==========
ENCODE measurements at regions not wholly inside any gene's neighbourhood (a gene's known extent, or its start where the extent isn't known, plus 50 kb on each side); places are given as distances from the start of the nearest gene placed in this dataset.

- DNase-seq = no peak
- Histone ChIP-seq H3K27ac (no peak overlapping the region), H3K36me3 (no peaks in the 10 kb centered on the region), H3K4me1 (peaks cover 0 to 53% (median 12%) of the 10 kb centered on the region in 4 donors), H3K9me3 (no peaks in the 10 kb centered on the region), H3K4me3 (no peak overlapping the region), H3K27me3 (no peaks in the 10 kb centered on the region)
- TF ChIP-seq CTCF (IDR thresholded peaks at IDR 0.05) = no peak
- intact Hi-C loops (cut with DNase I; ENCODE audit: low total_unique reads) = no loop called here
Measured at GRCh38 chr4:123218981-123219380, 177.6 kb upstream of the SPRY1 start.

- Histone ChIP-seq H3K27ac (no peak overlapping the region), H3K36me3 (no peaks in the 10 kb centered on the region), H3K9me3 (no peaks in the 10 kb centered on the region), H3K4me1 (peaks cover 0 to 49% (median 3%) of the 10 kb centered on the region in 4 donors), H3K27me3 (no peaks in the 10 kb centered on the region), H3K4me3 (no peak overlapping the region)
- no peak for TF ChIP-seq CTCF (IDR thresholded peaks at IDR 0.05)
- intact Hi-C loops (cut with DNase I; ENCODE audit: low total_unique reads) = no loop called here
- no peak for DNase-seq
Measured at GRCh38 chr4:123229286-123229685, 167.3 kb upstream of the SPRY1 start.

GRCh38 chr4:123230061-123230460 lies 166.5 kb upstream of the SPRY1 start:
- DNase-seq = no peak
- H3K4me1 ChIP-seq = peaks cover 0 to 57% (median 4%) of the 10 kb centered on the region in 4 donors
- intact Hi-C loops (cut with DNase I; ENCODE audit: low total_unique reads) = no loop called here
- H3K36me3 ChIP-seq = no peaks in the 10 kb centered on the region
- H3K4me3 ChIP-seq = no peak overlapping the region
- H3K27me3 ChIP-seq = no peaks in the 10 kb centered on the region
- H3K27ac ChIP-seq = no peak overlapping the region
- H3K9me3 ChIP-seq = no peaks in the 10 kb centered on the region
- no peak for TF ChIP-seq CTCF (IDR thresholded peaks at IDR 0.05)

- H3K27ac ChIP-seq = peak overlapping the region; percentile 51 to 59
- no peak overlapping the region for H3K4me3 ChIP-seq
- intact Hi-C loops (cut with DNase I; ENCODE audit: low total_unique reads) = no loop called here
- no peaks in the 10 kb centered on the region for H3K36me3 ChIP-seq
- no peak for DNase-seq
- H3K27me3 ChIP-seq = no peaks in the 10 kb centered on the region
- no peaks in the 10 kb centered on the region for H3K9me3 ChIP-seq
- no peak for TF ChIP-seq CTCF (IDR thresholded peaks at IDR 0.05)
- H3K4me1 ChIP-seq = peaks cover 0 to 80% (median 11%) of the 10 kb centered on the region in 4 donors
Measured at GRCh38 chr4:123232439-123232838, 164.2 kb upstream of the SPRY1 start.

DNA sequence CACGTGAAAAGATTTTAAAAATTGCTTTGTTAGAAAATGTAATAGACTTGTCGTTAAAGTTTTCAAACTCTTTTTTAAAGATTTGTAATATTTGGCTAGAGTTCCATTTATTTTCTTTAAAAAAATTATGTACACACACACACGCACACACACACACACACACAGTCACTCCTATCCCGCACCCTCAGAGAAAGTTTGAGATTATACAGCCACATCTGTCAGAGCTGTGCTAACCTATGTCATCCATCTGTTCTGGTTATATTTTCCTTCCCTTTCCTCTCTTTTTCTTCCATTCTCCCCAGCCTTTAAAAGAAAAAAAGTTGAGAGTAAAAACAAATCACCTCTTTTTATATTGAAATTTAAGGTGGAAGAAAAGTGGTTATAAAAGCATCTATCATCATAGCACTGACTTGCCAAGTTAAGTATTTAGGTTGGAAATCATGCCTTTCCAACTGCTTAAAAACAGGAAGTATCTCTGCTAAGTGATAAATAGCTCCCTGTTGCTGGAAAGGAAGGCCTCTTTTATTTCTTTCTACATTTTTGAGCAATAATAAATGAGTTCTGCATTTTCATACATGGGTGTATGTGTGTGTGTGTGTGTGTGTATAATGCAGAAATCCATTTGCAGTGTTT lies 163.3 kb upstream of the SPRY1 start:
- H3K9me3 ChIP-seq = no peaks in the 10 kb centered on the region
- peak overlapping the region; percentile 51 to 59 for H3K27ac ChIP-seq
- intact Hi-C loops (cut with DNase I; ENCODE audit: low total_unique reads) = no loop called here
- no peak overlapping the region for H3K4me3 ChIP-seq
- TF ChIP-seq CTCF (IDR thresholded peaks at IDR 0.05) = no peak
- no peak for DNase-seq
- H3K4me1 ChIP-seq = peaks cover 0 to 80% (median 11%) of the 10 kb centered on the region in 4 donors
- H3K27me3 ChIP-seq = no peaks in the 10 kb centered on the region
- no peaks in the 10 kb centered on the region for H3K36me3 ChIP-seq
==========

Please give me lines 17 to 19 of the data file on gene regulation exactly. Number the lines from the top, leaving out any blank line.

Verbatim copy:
- H3K4me3 ChIP-seq = no peak overlapping the region
- H3K27me3 ChIP-seq = no peaks in the 10 kb centered on the region
- H3K27ac ChIP-seq = no peak overlapping the region